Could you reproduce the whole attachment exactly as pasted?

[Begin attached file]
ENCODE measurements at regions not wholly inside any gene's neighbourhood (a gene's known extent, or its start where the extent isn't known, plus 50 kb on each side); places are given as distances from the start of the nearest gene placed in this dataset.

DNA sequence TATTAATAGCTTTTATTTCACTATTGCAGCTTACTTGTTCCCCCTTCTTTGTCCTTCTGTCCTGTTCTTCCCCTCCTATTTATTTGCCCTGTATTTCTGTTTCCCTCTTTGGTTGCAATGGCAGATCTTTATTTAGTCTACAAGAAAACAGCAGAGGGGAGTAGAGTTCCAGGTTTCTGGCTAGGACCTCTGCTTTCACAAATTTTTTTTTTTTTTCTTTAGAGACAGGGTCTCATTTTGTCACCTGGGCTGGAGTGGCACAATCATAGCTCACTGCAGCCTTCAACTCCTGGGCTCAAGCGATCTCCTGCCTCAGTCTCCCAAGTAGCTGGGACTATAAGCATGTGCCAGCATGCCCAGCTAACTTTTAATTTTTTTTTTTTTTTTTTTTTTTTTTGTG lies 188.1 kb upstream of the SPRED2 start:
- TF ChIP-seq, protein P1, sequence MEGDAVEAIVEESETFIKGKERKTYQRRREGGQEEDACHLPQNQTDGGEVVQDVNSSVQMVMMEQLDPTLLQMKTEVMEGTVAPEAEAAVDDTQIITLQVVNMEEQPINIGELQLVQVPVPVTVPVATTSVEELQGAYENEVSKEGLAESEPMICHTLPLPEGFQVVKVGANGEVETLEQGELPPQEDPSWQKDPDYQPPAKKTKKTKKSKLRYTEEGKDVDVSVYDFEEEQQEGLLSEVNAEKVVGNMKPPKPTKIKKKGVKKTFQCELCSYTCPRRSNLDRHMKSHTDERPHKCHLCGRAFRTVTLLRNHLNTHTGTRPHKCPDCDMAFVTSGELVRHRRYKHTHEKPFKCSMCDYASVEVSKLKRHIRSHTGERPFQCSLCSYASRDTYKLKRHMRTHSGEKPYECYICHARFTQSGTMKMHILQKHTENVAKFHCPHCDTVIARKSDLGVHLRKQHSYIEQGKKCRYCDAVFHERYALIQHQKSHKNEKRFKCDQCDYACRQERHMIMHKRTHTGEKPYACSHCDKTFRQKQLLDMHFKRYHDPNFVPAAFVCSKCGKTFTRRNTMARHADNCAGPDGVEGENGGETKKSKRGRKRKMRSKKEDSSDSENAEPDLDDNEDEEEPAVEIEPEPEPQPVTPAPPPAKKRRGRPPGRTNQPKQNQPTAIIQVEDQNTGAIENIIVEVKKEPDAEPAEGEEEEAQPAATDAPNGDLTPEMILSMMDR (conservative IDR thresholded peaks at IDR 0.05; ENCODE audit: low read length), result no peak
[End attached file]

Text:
ENCODE measurements at regions not wholly inside any gene's neighbourhood (a gene's known extent, or its start where the extent isn't known, plus 50 kb on each side); places are given as distances from the start of the nearest gene placed in this dataset.

DNA sequence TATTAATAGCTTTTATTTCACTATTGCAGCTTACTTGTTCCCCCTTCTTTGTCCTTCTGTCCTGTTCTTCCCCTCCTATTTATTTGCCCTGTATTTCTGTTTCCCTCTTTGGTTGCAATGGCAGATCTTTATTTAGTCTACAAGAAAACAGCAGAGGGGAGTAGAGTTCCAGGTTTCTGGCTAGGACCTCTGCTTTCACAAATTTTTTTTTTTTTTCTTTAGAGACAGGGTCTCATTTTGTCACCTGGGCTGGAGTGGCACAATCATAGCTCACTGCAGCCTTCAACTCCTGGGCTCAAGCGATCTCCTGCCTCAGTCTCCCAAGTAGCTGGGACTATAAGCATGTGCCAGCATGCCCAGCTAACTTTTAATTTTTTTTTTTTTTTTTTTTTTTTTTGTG lies 188.1 kb upstream of the SPRED2 start:
- TF ChIP-seq, protein P1, sequence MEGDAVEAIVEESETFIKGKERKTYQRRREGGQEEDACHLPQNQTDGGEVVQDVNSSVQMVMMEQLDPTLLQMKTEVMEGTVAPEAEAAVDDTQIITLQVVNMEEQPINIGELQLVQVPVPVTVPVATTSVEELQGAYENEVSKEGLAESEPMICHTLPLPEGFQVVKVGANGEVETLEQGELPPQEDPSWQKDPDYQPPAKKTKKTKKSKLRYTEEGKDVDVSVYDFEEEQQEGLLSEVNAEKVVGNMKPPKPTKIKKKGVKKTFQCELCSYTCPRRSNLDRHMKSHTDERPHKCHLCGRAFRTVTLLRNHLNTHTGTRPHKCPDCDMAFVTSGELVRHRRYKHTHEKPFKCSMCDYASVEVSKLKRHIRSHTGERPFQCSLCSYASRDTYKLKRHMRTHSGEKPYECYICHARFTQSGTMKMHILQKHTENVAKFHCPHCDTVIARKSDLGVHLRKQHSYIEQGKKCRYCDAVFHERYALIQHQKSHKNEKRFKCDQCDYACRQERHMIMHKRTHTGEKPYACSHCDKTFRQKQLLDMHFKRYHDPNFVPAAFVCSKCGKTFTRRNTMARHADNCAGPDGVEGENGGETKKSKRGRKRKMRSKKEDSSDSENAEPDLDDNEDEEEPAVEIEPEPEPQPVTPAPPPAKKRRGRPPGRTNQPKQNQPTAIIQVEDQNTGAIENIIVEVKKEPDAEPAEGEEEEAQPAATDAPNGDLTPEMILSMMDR (conservative IDR thresholded peaks at IDR 0.05; ENCODE audit: low read length), result no peak